PANIC! Killer jellyfish invading the seas of Japan!

Warning jellyfish and equally poisonous Irukandji

Killer jellyfish population explosion warning

08/02/2008 – Telegraph
…The really bad news is that the box jellyfish and another equally poisonous species, Irukandji, are on the move….
…perplexed Japanese salmon fishermen are seen hauling in tonnes of box jellyfish in their nets. The few fish they do haul in are writhing in their death agonies after being stung.
….the Japanese government to protect their fish stocks by wiping out the swarms using a fleet of commandeered fishing boats to drag razor-sharp wire through them backfired spectacularly…because they are genetically programmed to ensure their survival by producing more offspring than normal when under attack…jellyfish are multiplying in the Western extent of the Pacific ocean and threatening 20,000 miles of coastline off Japan...more...

The Telegraph reporters were smoking jellyfish when they wrote the above article. Jellyfish are multiplying wildly because of overfishing but box jellyfish, Habu-Kurage in Japanese, were not the type of jellyfish the government tried “to protect their fish stocks” from—it was 450lb/200kg Nomura’s Jellyfish aka echizen kurage and I reported on them back in 2005 in Attack of the giant jellyfish! (2005) as you see below.

slimy jellyfish
killer jellyfish - PANIC everyone

The the real problem jellyfish is not that they are poisonous but they’re just too numerous. As in the below photo I took last summer, just take a peek over the edge of a dock on Tokyo bay. Any place where the waves are somewhat still, amongst the Japanese-love-of-nature litter, the water looks like you could walk across it over the seething mass of jellyfish.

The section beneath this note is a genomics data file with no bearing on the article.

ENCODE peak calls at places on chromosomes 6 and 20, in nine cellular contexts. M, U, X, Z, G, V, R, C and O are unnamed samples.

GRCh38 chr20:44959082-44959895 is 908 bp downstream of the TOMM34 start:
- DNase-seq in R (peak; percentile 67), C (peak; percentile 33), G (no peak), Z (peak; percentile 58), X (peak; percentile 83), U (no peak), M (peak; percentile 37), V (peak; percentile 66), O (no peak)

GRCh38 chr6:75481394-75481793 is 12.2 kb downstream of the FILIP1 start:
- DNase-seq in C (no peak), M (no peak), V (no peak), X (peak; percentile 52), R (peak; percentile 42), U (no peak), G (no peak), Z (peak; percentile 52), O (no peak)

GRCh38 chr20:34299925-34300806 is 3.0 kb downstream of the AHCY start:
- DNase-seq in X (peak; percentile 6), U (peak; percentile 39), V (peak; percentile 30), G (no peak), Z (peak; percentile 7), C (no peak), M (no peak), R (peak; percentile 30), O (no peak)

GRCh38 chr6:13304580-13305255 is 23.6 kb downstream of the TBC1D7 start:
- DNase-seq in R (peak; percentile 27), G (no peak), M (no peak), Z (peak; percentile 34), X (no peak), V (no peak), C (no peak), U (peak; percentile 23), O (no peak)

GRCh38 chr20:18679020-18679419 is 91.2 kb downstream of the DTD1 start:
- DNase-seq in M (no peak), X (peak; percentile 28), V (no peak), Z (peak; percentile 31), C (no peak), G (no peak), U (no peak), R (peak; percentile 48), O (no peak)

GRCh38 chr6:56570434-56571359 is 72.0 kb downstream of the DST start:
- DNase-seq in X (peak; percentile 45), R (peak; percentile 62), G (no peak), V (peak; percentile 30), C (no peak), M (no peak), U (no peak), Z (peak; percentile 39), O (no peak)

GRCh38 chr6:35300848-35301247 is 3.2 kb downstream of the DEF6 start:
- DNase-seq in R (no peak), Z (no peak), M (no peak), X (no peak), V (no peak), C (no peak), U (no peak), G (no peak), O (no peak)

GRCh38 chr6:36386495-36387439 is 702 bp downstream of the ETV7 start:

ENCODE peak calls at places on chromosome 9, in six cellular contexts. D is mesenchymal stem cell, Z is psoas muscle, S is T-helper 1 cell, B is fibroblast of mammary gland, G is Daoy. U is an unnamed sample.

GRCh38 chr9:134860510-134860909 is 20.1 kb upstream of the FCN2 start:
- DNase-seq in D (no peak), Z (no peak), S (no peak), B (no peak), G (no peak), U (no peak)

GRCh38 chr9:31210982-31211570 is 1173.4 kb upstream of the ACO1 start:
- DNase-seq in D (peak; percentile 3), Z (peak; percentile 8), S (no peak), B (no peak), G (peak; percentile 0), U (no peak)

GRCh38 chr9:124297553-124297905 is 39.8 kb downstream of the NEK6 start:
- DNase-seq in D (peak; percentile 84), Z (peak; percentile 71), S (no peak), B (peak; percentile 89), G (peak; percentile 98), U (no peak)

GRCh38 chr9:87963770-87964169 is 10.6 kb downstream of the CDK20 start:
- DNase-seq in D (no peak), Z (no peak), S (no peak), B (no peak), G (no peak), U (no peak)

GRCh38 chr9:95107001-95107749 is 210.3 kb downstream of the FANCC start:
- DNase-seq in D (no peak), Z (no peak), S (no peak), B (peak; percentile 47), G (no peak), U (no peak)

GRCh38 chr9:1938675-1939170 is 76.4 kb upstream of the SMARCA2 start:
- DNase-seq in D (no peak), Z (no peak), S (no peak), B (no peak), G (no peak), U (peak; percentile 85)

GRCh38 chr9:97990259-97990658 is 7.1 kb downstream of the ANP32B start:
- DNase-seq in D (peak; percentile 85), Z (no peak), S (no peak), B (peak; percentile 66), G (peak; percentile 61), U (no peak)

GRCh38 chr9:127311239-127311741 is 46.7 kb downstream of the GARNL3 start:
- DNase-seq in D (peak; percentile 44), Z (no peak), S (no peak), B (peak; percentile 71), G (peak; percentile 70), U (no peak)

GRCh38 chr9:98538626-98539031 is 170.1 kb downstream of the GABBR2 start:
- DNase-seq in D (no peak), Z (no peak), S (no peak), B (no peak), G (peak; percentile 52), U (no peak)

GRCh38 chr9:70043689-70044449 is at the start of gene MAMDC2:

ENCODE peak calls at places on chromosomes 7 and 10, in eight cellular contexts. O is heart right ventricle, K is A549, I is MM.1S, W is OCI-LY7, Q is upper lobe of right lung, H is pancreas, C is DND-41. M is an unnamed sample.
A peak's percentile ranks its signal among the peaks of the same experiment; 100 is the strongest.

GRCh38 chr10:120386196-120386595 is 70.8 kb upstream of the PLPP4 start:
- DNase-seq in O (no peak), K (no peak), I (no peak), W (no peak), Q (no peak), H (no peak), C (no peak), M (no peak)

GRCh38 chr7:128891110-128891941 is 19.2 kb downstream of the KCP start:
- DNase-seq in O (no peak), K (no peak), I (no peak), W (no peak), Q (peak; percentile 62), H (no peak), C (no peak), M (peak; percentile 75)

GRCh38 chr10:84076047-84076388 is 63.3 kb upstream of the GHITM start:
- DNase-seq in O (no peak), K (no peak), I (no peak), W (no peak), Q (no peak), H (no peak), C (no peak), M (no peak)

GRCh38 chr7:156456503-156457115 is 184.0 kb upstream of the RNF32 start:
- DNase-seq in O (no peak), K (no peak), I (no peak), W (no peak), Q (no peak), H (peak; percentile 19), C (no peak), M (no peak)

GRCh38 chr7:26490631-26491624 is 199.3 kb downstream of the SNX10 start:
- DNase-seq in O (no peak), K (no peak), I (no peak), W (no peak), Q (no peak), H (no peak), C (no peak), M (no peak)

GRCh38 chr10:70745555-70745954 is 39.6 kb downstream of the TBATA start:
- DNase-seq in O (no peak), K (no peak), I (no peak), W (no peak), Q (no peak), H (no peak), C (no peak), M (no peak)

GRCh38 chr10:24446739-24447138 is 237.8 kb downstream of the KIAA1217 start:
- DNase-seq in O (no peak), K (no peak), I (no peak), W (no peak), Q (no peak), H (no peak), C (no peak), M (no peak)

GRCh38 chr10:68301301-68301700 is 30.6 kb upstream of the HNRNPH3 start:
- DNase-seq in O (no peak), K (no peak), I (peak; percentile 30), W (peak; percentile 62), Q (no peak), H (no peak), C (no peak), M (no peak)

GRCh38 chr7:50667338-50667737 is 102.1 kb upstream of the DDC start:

tokyo-bay jellyfish massing

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I'm a pale, alien, quadruped who has worked for 25+ years at "Maybe-the-Largest Inc." in Tokyo.

5 thoughts on “PANIC! Killer jellyfish invading the seas of Japan!”

  1. The Deep Ones are planning their attack on the world…


    Are giant jellyfish evolving to take over the seas? | Sept. 15, 2011
    With fish numbers all over the world falling thanks to overfishing and habitat destruction, a surprising predator has sprung up to take their place — the jellyfish. Due to their low energy requirements, the floating blobs of stingers don’t need to be quite as active or accurate to spread and fill the ecological niche afforded them by changes in the ecosystem.
    Even more curiously, the jellyfish appear to be adapting to be better hunters, too. An active predator fish has to spot prey and chase after it, but the Medusozoa just passively wait for their prey to come into contact with their poison stingers. So jellyfish are evolving into larger and even slower moving organisms, able to cover more area with their tendrils while still needing only small amounts of energy to survive.

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